Preliminary investigation begins in martyrdom cause for Argentine military officer

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ROME – With the consent of Pope Francis, the Vatican authorized its preliminary investigation into whether an Argentine military officer, kidnapped and allegedly killed by a Marxist group in the 1970s, was a martyr.

Colonel Argentino del Valle Larrabure was kidnapped in 1974 by the People’s Revolutionary Army (ERP) and kept for a year in a windowless cell in the central city of Rosario. The Argentine authorities say he was then killed by the Marxist group, although the militants claimed he committed suicide.

The initiative for Larrabure’s canonization came from a group of Argentinian lay people, including some active and retired members of the army, who sent the request to the Archdiocese of Buenos Aires, formerly led by Pope Francis. Since he was a member of the military, the request was forwarded to the military diocese, headed by Bishop Santiago Olivera.

Olivera is also the delegate of the Argentine bishops’ office for the Causes of Saints.

Speaking to the local web-based news organization Infobae, he said that “once this preliminary stage is completed and we close it, and the consultation is sent to the Vatican, the formal response from the Holy See will tell if there are no obstacles for the process to begin. That is why I insist that this is a preliminary stage.”

Larrabure was a military officer who held the position of deputy director of the Military Factory of Gunpowder and Explosives in Villa María, Córdoba, some 350 miles from Buenos Aires. The factory was assaulted by the ERP on Sunday, August 11, 1974. The terrorists captured Larrabure and held him captive for 372 days in a windowless bunker, where he was allegedly tortured until his death in 1975.

The incident came the year before the coup d’état that overthrew Isabel Peron, who succeeded her husband, General Juan Domingo Peron.

Larrabure was on record saying that the worst democratic government is better than a military one.

Some 9,000 people, members of the ERP and the leftist guerrillas known as Montoneros, were killed or “disappeared” by the military during the country’s Dirty War. In turn, the guerrillas murdered 1,355 civilians and killed some 600 military personnel.

In 2006, under the presidency of Nestor Kirchner, the Argentine government re-opened its investigations on crimes against humanity and genocide during the period of military rule and began the prosecution of military and security officers.

Larrabure’s ordeal was recorded in a diary he wrote in captivity, which a guerrilla member later sold to a magazine in 1977.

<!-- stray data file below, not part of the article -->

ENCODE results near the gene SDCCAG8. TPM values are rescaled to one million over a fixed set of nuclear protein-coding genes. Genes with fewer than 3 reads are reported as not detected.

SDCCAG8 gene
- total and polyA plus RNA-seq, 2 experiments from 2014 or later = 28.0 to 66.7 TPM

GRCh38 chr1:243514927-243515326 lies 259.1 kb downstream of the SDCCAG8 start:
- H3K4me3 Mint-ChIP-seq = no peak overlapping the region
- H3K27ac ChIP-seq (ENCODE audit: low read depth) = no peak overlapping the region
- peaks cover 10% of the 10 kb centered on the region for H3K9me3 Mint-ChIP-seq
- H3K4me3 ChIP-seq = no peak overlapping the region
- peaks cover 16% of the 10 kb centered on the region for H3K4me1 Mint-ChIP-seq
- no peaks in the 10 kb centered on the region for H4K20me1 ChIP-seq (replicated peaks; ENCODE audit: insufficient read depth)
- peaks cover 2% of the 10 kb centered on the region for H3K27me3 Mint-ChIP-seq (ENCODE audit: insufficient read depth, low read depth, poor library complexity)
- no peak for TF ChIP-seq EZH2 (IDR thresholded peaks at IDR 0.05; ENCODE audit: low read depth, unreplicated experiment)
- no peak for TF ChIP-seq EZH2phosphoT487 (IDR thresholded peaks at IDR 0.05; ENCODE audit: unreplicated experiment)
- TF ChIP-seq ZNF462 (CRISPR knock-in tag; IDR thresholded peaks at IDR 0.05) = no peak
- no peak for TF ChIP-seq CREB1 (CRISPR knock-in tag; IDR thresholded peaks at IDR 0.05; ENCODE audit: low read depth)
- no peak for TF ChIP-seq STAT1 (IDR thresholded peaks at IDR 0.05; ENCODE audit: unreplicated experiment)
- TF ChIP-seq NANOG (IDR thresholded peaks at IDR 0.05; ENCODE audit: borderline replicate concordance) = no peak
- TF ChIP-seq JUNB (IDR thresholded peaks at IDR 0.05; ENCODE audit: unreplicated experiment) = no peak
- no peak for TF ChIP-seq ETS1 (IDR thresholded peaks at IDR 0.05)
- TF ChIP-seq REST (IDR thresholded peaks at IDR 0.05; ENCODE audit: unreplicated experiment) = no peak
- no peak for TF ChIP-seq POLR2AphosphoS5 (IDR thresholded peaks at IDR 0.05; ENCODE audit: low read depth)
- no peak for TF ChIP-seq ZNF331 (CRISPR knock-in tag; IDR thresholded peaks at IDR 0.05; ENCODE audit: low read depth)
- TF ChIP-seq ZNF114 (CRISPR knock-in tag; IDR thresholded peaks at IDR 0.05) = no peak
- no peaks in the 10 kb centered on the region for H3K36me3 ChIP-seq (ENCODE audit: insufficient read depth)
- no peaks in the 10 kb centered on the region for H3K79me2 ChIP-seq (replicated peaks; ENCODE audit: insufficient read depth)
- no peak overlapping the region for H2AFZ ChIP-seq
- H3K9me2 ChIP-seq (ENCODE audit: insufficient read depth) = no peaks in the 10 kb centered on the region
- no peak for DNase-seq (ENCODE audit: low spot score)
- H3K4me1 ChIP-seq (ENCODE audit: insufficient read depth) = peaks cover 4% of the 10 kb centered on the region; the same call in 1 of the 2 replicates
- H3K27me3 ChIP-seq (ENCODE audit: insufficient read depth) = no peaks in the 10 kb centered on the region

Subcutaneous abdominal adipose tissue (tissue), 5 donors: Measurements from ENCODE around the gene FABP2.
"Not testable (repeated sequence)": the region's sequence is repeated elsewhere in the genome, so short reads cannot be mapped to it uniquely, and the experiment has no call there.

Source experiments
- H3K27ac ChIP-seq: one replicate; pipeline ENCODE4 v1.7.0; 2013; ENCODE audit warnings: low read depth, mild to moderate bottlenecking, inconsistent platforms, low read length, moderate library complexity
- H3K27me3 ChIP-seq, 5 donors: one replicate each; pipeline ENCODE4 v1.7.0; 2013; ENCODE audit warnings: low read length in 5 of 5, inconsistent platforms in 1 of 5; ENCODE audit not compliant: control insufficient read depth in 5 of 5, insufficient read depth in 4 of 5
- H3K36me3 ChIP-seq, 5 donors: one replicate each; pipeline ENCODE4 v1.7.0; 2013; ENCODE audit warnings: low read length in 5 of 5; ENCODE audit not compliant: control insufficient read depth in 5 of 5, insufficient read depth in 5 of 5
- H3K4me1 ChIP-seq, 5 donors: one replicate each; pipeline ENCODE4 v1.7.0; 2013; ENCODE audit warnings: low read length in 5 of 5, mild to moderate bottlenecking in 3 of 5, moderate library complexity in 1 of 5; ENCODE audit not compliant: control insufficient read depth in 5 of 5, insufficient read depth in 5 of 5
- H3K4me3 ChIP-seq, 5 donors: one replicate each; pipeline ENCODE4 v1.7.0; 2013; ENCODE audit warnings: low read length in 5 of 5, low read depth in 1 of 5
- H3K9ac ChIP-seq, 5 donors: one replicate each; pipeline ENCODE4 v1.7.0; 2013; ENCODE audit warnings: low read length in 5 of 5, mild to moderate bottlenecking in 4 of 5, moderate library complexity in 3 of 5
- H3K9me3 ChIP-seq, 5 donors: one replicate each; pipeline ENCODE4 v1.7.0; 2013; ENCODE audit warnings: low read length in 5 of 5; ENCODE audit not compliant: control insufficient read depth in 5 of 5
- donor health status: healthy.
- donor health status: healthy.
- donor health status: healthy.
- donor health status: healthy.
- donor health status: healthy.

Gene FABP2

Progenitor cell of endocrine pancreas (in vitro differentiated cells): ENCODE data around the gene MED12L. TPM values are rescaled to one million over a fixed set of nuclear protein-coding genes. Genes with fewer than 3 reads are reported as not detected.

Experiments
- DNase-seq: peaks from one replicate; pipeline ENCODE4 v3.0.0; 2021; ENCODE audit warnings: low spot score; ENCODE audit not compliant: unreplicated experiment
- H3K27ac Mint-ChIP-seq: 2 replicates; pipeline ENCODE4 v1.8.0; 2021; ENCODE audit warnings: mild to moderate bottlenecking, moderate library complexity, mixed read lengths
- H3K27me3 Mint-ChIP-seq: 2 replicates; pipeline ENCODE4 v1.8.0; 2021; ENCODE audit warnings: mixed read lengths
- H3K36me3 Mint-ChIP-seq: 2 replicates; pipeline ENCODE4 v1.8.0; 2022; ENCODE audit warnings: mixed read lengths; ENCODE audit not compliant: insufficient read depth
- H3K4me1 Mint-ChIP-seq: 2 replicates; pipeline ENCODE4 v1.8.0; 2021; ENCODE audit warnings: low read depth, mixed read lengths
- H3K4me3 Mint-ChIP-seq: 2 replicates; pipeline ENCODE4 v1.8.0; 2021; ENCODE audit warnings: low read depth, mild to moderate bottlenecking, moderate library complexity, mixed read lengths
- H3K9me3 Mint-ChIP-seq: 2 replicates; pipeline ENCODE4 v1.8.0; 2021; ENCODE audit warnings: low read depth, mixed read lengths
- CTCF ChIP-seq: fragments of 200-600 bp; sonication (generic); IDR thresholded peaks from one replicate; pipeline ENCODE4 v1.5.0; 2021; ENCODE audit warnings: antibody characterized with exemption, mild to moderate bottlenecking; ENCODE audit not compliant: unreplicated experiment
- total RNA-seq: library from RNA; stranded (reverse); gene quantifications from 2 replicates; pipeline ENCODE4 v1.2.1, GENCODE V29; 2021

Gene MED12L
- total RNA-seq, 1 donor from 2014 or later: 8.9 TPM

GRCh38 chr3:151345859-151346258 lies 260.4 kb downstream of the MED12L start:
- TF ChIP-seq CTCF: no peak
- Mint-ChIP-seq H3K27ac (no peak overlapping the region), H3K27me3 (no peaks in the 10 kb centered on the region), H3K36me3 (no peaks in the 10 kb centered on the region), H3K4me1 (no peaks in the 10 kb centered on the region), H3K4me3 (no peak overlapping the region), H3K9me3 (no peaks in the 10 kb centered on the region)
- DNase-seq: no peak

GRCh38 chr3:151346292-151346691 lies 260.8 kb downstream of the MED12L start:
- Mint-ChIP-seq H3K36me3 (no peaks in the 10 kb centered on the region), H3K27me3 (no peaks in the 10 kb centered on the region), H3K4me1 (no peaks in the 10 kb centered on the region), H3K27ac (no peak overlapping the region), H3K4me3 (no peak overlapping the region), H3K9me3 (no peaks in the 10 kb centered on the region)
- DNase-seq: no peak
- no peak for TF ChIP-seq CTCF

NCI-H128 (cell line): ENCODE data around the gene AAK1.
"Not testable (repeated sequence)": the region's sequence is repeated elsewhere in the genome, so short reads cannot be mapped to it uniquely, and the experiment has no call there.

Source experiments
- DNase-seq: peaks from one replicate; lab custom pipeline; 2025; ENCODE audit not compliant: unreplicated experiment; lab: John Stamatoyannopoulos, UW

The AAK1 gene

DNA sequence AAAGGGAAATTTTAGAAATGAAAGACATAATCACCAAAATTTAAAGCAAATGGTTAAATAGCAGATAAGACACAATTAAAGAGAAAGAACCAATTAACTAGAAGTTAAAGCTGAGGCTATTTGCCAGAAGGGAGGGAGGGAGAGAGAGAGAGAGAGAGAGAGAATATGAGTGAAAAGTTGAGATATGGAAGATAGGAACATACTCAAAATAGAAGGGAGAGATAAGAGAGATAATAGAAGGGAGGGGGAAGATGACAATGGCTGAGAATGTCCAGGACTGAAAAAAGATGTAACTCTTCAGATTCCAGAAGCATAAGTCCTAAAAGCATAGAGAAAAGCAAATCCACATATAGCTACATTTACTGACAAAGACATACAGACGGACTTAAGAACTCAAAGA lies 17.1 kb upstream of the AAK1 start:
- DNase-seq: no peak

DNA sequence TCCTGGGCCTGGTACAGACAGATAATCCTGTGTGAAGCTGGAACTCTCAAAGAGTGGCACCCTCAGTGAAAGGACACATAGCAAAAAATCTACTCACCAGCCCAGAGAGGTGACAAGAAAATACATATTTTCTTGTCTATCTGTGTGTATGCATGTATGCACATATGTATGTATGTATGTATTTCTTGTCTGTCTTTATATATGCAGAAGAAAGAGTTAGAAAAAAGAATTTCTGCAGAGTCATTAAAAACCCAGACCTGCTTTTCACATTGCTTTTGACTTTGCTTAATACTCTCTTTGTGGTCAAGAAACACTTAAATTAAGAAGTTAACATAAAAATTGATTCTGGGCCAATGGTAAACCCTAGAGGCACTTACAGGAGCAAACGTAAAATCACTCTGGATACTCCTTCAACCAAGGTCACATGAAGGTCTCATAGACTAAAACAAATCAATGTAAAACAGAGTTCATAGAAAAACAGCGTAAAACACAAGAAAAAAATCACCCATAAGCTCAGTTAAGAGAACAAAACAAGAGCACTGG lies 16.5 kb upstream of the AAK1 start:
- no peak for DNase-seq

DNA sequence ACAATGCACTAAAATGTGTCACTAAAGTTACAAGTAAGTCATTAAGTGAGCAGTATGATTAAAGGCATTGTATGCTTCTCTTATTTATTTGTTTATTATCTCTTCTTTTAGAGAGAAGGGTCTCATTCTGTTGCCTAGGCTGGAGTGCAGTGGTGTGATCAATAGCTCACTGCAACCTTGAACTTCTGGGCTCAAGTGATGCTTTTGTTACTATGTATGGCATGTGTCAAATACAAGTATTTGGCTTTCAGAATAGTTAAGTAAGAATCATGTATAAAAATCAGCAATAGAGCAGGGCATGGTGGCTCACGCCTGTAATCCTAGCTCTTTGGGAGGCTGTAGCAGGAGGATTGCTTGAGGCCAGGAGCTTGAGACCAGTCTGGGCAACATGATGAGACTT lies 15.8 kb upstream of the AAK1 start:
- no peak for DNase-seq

Isabel Peron refused to negotiate Larrabure’s release, arguing that the Argentine State would not negotiate with terrorists.

His son Arturo Larrabure, who was 15 years old at the time of the kidnapping and 16 when his father died, said that during his captivity, the soldier got closer and closer to God, aware that he was not going to get out alive: The government was not going to negotiate his release, and he refused to work for the guerrillas, who wanted him to make explosives to then use against the military and civilians.

Olivera, for his part, affirmed that Larrabure “was a man who called for forgiveness, not revenge and not hatred. I think it is important to study and see” if he can be acknowledged as a martyr.

The martyrdom that Larrabure recounts in his diary is the main pillar of the request for his canonization.

“I believe he can be a martyr because of the way he embodied the faith, precisely because he was coherent, because he was a courageous witness, because he gave his life in order not to give up his values,” Olivera said. “He did not let himself be tempted and lived forgiveness; he did not fill himself with hatred. It is important to understand this.”

“His message is the incarnation of the gospel and by living that surrender without limits, to the extreme, he could be considered,” the bishop said. “That will be defined by the church; we do not anticipate the church’s judgment, but we believe he could be a model and a reference.”

The day his mother Carmen Conde died, the officer wrote in his diary: “I quietly pray asking God not to abandon me in a humiliating madness. I want to die like the quebracho tree, which when it falls makes a noise that shakes the tranquility of the mountain. I want to die on my feet, invoking God, my family, my country, my army, my people, uncontaminated with ideas soaked in dissociation and blood (…) I feel the laxity of having captured a farewell message from a very dear one. Perhaps my wife, my mother, my children, my siblings… I am sure, convinced, that a mournful event has struck my family.”

His son has been fighting for years for the Argentine justice system to recognize his father’s murder as a crime against humanity. The case is currently before the Supreme Court.

“I think it clearly is because there is kidnapping, torture, death,” Arturo said. “Justice should rule in favor of all this and it would be an act of strict justice. But the justice of men is not the same as the justice of God, in this case from the hand of Monsignor (Olivera) and from the hand of the consent of Pope Francis.”

Follow Inés San Martín on Twitter: @inesanma

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